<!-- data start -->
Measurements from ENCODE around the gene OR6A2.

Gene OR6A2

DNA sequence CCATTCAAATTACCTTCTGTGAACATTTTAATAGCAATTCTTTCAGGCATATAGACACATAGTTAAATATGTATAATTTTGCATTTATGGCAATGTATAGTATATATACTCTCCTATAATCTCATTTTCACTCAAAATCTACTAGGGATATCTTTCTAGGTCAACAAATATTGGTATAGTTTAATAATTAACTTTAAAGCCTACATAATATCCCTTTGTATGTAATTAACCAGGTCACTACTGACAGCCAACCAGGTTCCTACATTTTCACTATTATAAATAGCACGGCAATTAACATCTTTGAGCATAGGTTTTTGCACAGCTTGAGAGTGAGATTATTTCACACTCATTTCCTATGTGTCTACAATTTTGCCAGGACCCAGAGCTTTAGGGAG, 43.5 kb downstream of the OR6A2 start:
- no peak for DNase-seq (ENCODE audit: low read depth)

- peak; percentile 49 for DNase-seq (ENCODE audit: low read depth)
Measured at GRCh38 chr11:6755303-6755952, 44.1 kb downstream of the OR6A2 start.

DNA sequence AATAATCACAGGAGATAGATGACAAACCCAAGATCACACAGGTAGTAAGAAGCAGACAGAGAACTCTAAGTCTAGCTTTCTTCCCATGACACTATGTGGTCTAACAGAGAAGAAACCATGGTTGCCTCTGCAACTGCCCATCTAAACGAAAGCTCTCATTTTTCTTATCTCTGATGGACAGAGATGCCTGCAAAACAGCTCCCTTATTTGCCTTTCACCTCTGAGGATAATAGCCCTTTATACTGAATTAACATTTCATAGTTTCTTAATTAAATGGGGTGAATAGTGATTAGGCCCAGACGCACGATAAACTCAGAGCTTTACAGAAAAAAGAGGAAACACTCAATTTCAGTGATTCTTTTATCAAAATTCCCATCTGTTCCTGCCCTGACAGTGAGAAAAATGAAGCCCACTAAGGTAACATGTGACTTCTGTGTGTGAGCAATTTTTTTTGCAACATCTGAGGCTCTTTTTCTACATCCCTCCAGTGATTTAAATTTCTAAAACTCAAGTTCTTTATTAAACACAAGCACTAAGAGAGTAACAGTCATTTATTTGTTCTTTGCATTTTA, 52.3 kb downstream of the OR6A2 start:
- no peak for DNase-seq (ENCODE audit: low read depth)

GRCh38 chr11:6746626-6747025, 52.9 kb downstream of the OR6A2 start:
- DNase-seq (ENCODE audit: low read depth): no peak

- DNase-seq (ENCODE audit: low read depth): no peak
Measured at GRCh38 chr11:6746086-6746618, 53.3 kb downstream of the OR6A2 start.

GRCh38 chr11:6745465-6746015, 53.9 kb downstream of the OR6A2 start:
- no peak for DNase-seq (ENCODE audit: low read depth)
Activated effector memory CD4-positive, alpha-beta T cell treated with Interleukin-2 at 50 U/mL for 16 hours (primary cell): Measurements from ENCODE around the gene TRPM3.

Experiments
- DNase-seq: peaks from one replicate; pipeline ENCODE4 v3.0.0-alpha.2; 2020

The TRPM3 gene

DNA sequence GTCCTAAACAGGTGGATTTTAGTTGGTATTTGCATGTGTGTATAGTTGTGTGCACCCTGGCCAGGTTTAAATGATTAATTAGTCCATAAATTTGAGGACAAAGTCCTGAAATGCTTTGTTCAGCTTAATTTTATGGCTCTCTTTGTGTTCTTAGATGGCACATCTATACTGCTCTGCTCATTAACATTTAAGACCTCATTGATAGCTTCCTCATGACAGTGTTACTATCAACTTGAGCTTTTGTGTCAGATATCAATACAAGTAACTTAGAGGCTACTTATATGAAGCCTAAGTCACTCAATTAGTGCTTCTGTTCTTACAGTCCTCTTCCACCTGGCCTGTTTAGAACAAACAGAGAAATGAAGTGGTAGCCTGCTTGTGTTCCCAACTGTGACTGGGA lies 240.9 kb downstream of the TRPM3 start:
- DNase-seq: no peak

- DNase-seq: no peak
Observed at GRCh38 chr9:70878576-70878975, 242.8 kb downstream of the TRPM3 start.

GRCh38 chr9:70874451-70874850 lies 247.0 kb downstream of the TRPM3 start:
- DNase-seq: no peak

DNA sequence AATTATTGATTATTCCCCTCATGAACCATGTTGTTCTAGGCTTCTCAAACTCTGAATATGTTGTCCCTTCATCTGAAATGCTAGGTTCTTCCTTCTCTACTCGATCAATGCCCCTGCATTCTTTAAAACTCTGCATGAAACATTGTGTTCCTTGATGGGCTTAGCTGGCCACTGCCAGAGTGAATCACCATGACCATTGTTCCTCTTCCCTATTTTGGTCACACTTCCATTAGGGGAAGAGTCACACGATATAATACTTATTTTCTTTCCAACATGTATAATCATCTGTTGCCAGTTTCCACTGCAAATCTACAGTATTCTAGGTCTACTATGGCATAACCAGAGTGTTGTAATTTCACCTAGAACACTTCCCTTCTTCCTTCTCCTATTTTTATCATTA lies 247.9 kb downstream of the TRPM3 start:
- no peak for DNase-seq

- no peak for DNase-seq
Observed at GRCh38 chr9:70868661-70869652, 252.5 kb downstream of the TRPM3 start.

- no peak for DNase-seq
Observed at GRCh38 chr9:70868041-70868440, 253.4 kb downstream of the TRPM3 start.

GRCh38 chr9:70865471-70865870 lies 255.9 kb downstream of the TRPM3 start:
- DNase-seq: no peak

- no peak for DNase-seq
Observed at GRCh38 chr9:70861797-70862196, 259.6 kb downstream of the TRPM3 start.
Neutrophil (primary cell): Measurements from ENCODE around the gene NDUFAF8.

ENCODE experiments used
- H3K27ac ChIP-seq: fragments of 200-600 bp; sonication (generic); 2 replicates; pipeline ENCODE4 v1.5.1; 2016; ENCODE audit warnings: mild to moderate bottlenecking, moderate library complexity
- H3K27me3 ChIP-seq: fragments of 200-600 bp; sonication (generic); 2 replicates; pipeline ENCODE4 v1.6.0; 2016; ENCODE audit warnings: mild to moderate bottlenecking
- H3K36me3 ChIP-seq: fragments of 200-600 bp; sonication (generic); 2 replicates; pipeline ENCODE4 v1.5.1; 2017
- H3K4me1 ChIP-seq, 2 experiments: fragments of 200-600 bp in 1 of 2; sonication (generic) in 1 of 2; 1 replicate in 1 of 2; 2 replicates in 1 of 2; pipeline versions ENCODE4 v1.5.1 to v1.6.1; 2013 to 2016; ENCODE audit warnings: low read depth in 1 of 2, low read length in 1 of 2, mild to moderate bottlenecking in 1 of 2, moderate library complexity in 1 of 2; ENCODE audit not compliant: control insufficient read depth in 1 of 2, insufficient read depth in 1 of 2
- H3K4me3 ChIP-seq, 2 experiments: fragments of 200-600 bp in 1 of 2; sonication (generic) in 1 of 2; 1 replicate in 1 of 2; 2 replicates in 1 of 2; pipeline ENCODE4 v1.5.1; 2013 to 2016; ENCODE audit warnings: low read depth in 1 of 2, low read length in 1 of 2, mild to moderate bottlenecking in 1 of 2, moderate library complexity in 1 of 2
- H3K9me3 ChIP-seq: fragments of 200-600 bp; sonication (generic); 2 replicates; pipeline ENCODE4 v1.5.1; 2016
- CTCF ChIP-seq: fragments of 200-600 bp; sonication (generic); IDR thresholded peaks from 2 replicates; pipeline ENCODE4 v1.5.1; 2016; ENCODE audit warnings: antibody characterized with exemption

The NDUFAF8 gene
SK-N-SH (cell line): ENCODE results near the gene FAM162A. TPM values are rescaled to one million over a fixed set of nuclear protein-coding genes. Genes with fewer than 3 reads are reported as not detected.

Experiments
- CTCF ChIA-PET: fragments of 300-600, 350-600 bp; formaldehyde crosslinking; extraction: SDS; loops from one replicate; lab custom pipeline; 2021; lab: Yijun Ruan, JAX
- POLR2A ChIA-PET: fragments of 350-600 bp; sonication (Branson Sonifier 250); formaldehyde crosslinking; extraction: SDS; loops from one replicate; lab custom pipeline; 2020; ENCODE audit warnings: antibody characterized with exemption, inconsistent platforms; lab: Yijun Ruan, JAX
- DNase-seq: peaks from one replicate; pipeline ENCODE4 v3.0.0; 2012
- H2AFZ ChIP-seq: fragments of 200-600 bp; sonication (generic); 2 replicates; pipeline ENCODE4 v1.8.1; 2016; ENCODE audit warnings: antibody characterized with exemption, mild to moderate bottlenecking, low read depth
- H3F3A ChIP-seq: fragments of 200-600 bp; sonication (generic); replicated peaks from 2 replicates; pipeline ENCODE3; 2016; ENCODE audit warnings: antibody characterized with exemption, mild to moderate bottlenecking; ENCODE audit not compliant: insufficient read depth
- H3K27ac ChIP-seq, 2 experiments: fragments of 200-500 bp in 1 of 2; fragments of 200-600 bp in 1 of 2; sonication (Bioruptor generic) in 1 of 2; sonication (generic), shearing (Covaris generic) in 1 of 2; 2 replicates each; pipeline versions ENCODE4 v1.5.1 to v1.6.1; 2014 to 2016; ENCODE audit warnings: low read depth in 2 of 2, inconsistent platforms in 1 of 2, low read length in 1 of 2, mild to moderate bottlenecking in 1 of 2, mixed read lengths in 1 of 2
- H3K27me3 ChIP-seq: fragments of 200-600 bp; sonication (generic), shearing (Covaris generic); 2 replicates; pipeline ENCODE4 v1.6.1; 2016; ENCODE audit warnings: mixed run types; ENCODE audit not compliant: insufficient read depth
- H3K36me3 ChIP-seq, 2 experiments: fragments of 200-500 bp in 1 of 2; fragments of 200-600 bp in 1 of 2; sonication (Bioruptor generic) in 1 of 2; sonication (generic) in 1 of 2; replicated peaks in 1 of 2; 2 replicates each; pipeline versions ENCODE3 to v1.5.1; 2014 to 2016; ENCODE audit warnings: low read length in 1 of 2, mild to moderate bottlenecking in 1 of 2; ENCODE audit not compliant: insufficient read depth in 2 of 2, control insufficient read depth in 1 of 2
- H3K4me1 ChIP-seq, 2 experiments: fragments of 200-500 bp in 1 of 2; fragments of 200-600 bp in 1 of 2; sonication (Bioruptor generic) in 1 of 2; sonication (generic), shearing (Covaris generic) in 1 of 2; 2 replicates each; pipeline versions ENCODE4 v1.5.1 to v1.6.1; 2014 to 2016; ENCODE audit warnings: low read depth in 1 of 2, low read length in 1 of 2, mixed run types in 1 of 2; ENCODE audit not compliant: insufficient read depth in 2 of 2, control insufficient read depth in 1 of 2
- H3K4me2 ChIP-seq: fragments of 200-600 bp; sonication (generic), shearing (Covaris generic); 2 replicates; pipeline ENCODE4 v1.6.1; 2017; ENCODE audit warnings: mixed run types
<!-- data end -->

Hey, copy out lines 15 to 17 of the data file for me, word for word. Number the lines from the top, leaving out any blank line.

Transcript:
Activated effector memory CD4-positive, alpha-beta T cell treated with Interleukin-2 at 50 U/mL for 16 hours (primary cell): Measurements from ENCODE around the gene TRPM3.

Experiments
- DNase-seq: peaks from one replicate; pipeline ENCODE4 v3.0.0-alpha.2; 2020